Donna Edmunds is the Head of Media for the Bow Group, but she writes here in a personal capacity
The man that the Daily Mail branded the ‘Vile product of Welfare UK’ is behind bars today, serving the first full day of his life sentence for causing the death of six of his children. There can be no doubt in anyone’s mind that Mick Philpott was indeed vile and thoroughly deserves his sentence, but the claim that the welfare system played a role is proving controversial.
Blogging recently, Daniel Hannan MEP warned against using extreme cases such as these in the wider debate around topics such as welfare: “The last thing we should do is to turn such cases, from either end of the scale, into political weapons. The people involved are suffering quite enough, and extreme examples make for bad policy.”
Yet yesterday Osborne did hint towards a link between a benefits lifestyle and Philpott’s despicable act, saying "Philpott is responsible for these absolutely horrendous crimes, these are crimes that have shocked the nation. The courts are responsible for sentencing him but I think there is a question for Government and for society about the welfare state and the taxpayers who pay for the welfare state subsidising lifestyles like that and I think that debate needs to be had."
Labour immediately struck back, with Stephen Timms MP, Labour's Shadow Work and Pensions Minister, saying "Mick Philpott's crimes were terrible. Everyone should be clear that responsibility for these evil acts rests with him and the others sentenced today. It is wrong to link those acts with the debate about welfare and George Osborne should not be doing so, even implicitly. Millions of people including pensioners and the disabled, people in work and out of work, receive benefits and tax credits. The Government needs to recognise that they are as shocked and disgusted by the callous killing of these children as anyone else in Britain.”
Sometimes I find the sheer front of Labourites quite breath-taking. Of course it would be absolutely preposterous to suggest that taking state handouts somehow turns you into a heartless child killer, but no-one is suggesting that. Rather, this is a discussion around free will and how much weight we should give to the notion that the choices and actions of recipients should be taken into consideration when setting the parameters of our welfare system.
It was Labour who vastly inflated the welfare state by turning everyone into victims. Suddenly people who committed crimes, were sacked from jobs or who failed to find employment in the first place were not merely irresponsible individuals, but victims – of poor upbringings, of an unfair education system that placed too much emphasis on ‘learning’, and of a divided society that turned its back on the ‘have nots’.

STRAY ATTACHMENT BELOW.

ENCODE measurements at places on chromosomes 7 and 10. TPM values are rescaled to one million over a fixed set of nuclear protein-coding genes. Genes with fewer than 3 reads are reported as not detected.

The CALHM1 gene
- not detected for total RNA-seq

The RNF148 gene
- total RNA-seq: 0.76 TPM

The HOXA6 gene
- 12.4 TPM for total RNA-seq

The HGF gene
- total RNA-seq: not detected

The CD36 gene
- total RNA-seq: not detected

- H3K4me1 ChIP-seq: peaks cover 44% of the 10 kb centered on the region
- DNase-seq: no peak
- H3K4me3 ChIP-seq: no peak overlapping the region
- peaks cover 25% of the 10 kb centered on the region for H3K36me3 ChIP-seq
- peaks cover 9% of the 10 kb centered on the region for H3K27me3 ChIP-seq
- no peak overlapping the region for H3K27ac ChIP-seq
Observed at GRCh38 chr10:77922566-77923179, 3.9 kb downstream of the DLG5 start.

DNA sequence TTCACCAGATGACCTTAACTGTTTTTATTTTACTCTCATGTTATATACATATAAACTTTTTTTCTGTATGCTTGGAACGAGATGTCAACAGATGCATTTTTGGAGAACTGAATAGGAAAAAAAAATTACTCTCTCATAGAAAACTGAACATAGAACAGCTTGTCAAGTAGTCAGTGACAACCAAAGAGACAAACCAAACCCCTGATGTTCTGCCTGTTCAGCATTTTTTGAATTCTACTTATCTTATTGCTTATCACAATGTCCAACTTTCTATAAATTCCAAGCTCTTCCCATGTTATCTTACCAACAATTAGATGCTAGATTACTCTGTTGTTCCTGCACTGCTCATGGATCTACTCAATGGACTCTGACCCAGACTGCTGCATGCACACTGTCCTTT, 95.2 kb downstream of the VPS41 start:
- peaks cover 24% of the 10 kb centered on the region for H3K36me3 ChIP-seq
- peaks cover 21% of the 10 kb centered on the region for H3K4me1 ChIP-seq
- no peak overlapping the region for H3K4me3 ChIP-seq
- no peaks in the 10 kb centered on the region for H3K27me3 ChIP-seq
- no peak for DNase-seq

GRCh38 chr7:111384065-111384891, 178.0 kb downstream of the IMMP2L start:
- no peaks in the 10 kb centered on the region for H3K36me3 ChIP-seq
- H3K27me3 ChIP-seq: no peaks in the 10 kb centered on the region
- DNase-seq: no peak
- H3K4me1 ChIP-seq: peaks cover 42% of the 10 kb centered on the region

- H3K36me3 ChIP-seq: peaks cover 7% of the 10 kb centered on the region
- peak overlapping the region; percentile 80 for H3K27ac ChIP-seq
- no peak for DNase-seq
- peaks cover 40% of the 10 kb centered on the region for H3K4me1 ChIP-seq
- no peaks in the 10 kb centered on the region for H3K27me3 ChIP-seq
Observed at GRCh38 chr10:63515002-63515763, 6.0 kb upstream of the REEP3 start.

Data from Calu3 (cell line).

Conservatism, by contrast, holds that individuals themselves are solely responsible for their own actions, no matter what the circumstances. It is fairly uncontroversial to say that welfare payments are necessary for those who through no fault of their own find themselves in hardship. Those who are made redundant, or fall ill, or are vulnerable in some way need and deserve our help as a society, and we should gladly offer it to them. But there is a line to be drawn between, for example, a worker who is out of a job for a short time having been made redundant and one who simply can’t be bothered to get out of bed in the morning, or even between a disabled person who seeks out activities that they can realistically do, and one who dwells only upon their own limitations. Quite apart from the moral aspect of taking responsibility for oneself, there is also a strong case to be made that encouraging people to fulfil their potential as human beings is actually good for peoples’ health and wellbeing in the long run.
From this point of view, Osborne’s statement is surely incontrovertible. Here we have a man whose lifestyle was founded upon the notion that he deserved to be given everything that he demanded from others, no matter how preposterous the demand, or how little he deserved it. As the presiding Judge, Mrs Justice Thirwell said when sentencing Mick Philpott: “Your needs and desires took precedence over everything, everyone else, including your children. You so arranged your life and theirs so that everything was done for the pleasure of Michael Philpott. … Your guiding principle is what Mick Philpott wants he gets.”
By the same token, it is Labour’s assertion that every member of our society has the right to demand of everyone else the lifestyle they wish for themselves. Want a spare bedroom or two? Go right ahead, why shouldn’t you have a bit of extra space in the house? After all, that middle class couple down the road have a spare room, surely it’s discrimination to deny you the same? Never mind that they go out to work all day… Or how about the desire for ten children? The state will put a roof over your head and pay maintenance for your brood, so no problem.
In short, Labour have created a backwards society in which rational self-interest dictates that selfishly taking from others is the most profitable course for the vast majority of people. If the darker consequences of that are occasionally felt as they have been this week, it is poor of Labour to attack Conservatives for wishing to discuss the matter.